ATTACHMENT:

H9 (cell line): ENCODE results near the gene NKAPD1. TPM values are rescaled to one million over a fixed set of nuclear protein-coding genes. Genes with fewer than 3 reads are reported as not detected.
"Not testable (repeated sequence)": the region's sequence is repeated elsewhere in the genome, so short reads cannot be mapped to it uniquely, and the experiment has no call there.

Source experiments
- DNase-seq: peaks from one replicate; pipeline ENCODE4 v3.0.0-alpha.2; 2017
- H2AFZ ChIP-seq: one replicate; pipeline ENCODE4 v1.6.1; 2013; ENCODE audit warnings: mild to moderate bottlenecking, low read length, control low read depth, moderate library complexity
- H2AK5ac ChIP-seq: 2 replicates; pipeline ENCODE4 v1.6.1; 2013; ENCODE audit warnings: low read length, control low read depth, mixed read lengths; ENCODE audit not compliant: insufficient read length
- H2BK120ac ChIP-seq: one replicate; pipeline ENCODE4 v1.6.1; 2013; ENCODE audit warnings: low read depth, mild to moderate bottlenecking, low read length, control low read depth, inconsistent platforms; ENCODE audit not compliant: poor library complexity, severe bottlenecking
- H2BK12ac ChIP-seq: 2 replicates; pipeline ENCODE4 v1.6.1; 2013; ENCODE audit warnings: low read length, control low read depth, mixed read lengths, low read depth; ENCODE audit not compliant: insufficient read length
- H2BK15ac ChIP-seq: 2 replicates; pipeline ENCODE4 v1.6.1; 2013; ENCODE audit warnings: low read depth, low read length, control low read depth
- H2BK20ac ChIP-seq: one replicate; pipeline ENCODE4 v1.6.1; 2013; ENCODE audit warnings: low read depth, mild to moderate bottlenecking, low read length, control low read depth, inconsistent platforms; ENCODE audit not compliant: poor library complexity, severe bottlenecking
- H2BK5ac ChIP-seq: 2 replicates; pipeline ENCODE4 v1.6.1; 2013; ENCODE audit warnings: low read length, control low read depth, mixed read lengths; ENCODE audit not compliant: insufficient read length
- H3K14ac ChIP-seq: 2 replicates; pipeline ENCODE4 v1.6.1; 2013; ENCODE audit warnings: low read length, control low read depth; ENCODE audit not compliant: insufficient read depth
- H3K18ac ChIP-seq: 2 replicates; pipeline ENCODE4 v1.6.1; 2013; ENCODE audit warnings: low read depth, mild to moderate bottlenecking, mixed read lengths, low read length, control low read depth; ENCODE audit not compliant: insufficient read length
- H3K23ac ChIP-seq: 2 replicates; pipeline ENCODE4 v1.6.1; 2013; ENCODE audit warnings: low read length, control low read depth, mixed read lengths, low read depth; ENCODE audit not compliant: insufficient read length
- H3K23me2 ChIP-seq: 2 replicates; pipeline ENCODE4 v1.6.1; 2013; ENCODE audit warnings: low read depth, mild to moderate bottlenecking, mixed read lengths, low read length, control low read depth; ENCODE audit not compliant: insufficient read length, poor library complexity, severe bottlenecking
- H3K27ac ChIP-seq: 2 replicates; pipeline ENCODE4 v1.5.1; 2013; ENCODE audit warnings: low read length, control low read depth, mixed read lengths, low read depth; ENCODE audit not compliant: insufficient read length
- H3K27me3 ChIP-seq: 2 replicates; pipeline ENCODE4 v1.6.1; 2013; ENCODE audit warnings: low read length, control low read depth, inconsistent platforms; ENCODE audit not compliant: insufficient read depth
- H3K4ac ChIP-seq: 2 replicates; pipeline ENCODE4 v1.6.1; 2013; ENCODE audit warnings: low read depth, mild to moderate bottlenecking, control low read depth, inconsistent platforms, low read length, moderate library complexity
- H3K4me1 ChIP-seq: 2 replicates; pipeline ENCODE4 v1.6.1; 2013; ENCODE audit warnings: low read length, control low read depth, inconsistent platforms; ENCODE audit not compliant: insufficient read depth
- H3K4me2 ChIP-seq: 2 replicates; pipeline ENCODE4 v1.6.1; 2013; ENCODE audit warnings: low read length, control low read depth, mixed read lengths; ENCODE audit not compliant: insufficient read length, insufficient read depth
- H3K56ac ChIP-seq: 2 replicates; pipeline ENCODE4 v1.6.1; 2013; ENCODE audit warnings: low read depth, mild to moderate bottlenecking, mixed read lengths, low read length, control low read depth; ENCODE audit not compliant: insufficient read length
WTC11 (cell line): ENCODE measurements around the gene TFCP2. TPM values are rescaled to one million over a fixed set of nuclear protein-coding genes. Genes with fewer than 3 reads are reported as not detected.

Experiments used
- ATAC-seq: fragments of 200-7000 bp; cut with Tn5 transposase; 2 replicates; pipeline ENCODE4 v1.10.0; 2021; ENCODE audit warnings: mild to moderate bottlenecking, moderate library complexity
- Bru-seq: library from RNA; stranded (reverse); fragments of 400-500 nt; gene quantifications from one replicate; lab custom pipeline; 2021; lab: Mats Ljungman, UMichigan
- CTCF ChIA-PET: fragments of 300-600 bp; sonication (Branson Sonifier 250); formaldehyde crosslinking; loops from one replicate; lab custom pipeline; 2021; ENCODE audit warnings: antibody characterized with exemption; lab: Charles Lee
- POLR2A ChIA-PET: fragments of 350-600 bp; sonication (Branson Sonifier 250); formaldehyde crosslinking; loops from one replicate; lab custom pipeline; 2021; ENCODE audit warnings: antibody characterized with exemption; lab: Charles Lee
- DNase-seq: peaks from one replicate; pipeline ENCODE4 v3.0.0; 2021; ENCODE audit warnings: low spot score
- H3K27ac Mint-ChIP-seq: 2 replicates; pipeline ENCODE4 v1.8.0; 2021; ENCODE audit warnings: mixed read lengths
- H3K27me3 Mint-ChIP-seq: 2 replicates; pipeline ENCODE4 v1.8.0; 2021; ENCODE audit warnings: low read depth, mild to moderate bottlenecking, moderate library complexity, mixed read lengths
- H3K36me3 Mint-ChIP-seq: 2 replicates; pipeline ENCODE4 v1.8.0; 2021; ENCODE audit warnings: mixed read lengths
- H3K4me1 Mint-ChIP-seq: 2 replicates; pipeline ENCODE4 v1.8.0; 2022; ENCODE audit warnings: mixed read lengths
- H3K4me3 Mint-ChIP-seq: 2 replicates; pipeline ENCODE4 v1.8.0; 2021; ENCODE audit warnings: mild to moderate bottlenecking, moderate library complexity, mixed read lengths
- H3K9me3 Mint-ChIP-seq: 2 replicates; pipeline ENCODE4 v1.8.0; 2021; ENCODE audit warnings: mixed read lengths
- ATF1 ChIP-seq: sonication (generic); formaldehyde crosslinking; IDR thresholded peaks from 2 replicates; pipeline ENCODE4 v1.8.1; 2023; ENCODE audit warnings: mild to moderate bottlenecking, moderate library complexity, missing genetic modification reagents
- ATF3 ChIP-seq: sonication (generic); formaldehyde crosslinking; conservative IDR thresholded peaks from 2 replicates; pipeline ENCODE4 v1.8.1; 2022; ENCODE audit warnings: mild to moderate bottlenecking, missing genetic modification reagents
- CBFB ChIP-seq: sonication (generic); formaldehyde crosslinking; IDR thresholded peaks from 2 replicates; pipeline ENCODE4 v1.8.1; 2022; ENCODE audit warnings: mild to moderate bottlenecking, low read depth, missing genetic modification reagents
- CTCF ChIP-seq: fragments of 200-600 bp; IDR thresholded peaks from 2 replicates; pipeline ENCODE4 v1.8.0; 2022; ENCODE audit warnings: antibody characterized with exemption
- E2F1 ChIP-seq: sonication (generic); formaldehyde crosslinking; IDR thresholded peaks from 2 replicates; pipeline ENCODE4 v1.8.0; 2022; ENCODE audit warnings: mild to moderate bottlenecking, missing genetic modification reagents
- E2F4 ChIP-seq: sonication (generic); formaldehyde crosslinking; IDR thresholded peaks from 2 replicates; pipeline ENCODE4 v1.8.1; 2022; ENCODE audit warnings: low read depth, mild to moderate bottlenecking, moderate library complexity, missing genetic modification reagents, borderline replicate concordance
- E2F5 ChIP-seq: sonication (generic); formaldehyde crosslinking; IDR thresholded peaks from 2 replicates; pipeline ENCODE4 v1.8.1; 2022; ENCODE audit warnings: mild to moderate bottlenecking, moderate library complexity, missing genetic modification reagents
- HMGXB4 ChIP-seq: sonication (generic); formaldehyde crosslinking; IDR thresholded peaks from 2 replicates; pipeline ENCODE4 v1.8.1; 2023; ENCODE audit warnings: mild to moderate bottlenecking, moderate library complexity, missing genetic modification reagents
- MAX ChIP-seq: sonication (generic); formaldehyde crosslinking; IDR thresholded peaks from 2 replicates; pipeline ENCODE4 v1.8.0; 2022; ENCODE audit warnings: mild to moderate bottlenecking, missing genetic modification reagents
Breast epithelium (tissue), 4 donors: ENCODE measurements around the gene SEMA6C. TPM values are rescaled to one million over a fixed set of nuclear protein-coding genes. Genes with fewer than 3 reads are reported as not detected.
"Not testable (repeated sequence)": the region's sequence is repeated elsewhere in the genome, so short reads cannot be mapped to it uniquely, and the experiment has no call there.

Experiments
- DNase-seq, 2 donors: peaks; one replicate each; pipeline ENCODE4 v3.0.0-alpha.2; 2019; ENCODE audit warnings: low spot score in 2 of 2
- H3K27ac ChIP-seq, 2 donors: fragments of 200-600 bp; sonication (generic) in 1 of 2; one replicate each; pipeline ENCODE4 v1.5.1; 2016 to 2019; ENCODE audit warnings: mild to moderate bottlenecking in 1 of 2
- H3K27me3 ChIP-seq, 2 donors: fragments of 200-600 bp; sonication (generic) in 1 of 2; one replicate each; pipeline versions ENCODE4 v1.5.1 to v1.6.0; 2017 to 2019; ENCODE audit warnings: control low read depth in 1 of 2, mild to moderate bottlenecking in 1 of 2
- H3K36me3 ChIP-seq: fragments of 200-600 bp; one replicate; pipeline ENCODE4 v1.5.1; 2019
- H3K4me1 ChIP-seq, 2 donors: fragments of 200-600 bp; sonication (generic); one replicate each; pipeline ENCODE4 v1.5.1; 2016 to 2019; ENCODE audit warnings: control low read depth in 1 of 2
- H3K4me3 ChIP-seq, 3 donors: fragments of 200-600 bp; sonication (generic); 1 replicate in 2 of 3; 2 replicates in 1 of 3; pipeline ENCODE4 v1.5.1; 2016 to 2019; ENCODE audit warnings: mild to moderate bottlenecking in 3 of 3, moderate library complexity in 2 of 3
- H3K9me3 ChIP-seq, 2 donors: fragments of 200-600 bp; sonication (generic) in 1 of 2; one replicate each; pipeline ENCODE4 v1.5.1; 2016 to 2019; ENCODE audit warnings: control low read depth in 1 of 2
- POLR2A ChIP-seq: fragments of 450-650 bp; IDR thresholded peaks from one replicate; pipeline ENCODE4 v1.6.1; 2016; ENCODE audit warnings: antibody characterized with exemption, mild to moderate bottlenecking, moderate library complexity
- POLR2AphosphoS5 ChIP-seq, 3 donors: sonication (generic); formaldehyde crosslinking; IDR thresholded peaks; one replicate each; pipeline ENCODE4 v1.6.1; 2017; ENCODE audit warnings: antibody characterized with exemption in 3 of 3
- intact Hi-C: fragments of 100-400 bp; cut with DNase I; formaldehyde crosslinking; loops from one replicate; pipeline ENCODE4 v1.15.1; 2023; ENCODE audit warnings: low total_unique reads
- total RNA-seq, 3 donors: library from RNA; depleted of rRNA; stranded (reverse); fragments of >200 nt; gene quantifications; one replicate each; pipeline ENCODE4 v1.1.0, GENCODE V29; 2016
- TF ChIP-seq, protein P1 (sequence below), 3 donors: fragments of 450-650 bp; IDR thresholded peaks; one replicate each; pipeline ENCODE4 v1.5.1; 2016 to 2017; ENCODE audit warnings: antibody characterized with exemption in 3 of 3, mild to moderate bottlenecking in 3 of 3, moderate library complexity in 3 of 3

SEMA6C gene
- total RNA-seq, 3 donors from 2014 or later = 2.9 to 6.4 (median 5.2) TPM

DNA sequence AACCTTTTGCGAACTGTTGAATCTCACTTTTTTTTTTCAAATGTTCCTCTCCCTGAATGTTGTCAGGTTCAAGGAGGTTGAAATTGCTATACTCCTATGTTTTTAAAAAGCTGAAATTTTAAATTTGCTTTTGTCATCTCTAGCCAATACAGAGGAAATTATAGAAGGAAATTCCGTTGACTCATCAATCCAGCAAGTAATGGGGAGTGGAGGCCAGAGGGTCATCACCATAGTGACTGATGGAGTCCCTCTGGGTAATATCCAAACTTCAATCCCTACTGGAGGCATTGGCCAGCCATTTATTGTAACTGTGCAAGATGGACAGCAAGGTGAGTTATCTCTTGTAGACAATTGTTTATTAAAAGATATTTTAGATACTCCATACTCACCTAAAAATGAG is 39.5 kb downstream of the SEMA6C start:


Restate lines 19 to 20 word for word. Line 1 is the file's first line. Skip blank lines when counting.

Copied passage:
- H3K4me1 ChIP-seq: 2 replicates; pipeline ENCODE4 v1.6.1; 2013; ENCODE audit warnings: low read length, control low read depth, inconsistent platforms; ENCODE audit not compliant: insufficient read depth
- H3K4me2 ChIP-seq: 2 replicates; pipeline ENCODE4 v1.6.1; 2013; ENCODE audit warnings: low read length, control low read depth, mixed read lengths; ENCODE audit not compliant: insufficient read length, insufficient read depth